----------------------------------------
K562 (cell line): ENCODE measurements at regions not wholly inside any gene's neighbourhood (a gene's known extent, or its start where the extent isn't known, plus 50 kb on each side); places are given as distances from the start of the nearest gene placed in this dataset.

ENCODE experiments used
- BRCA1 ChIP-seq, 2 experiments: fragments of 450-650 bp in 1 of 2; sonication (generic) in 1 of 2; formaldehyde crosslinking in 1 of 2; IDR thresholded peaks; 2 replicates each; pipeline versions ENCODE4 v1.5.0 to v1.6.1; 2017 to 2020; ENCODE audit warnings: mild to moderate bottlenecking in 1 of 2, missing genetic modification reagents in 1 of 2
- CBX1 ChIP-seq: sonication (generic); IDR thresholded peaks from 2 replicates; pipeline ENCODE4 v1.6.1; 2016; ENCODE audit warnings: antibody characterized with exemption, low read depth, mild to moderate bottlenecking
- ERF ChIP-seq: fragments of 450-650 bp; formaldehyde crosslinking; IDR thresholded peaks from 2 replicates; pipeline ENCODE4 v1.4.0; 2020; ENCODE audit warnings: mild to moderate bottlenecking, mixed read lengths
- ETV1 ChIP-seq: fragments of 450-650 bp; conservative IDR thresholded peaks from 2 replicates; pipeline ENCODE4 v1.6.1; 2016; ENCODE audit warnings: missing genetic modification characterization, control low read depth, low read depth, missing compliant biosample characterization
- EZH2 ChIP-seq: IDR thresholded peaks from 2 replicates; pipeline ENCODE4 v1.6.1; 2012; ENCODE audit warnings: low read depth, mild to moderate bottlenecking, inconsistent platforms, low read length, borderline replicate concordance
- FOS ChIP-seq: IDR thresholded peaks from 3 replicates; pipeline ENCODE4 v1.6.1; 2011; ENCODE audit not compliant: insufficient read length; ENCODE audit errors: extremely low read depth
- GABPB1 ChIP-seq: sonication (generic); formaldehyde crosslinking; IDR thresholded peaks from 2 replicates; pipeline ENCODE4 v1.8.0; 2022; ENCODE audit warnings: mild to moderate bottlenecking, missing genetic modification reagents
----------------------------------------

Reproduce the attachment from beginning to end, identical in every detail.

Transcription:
K562 (cell line): ENCODE measurements at regions not wholly inside any gene's neighbourhood (a gene's known extent, or its start where the extent isn't known, plus 50 kb on each side); places are given as distances from the start of the nearest gene placed in this dataset.

ENCODE experiments used
- BRCA1 ChIP-seq, 2 experiments: fragments of 450-650 bp in 1 of 2; sonication (generic) in 1 of 2; formaldehyde crosslinking in 1 of 2; IDR thresholded peaks; 2 replicates each; pipeline versions ENCODE4 v1.5.0 to v1.6.1; 2017 to 2020; ENCODE audit warnings: mild to moderate bottlenecking in 1 of 2, missing genetic modification reagents in 1 of 2
- CBX1 ChIP-seq: sonication (generic); IDR thresholded peaks from 2 replicates; pipeline ENCODE4 v1.6.1; 2016; ENCODE audit warnings: antibody characterized with exemption, low read depth, mild to moderate bottlenecking
- ERF ChIP-seq: fragments of 450-650 bp; formaldehyde crosslinking; IDR thresholded peaks from 2 replicates; pipeline ENCODE4 v1.4.0; 2020; ENCODE audit warnings: mild to moderate bottlenecking, mixed read lengths
- ETV1 ChIP-seq: fragments of 450-650 bp; conservative IDR thresholded peaks from 2 replicates; pipeline ENCODE4 v1.6.1; 2016; ENCODE audit warnings: missing genetic modification characterization, control low read depth, low read depth, missing compliant biosample characterization
- EZH2 ChIP-seq: IDR thresholded peaks from 2 replicates; pipeline ENCODE4 v1.6.1; 2012; ENCODE audit warnings: low read depth, mild to moderate bottlenecking, inconsistent platforms, low read length, borderline replicate concordance
- FOS ChIP-seq: IDR thresholded peaks from 3 replicates; pipeline ENCODE4 v1.6.1; 2011; ENCODE audit not compliant: insufficient read length; ENCODE audit errors: extremely low read depth
- GABPB1 ChIP-seq: sonication (generic); formaldehyde crosslinking; IDR thresholded peaks from 2 replicates; pipeline ENCODE4 v1.8.0; 2022; ENCODE audit warnings: mild to moderate bottlenecking, missing genetic modification reagents